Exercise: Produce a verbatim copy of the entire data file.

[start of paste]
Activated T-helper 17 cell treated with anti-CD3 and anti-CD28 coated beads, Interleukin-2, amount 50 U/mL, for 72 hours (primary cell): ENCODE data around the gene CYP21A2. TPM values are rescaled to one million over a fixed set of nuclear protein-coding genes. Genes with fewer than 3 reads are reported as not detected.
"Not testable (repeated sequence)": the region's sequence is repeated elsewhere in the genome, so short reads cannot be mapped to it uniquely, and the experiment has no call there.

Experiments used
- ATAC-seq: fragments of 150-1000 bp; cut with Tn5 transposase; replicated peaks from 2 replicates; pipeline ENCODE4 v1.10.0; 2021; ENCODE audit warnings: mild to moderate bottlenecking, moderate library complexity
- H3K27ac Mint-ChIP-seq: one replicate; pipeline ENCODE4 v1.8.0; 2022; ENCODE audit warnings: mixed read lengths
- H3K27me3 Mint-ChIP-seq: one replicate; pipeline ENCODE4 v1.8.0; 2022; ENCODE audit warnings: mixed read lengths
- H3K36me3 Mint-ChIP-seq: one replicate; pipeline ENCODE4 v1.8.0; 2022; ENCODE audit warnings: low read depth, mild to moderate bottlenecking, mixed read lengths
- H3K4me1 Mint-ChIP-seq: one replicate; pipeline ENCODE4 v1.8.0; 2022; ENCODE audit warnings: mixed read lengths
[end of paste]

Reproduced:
Activated T-helper 17 cell treated with anti-CD3 and anti-CD28 coated beads, Interleukin-2, amount 50 U/mL, for 72 hours (primary cell): ENCODE data around the gene CYP21A2. TPM values are rescaled to one million over a fixed set of nuclear protein-coding genes. Genes with fewer than 3 reads are reported as not detected.
"Not testable (repeated sequence)": the region's sequence is repeated elsewhere in the genome, so short reads cannot be mapped to it uniquely, and the experiment has no call there.

Experiments used
- ATAC-seq: fragments of 150-1000 bp; cut with Tn5 transposase; replicated peaks from 2 replicates; pipeline ENCODE4 v1.10.0; 2021; ENCODE audit warnings: mild to moderate bottlenecking, moderate library complexity
- H3K27ac Mint-ChIP-seq: one replicate; pipeline ENCODE4 v1.8.0; 2022; ENCODE audit warnings: mixed read lengths
- H3K27me3 Mint-ChIP-seq: one replicate; pipeline ENCODE4 v1.8.0; 2022; ENCODE audit warnings: mixed read lengths
- H3K36me3 Mint-ChIP-seq: one replicate; pipeline ENCODE4 v1.8.0; 2022; ENCODE audit warnings: low read depth, mild to moderate bottlenecking, mixed read lengths
- H3K4me1 Mint-ChIP-seq: one replicate; pipeline ENCODE4 v1.8.0; 2022; ENCODE audit warnings: mixed read lengths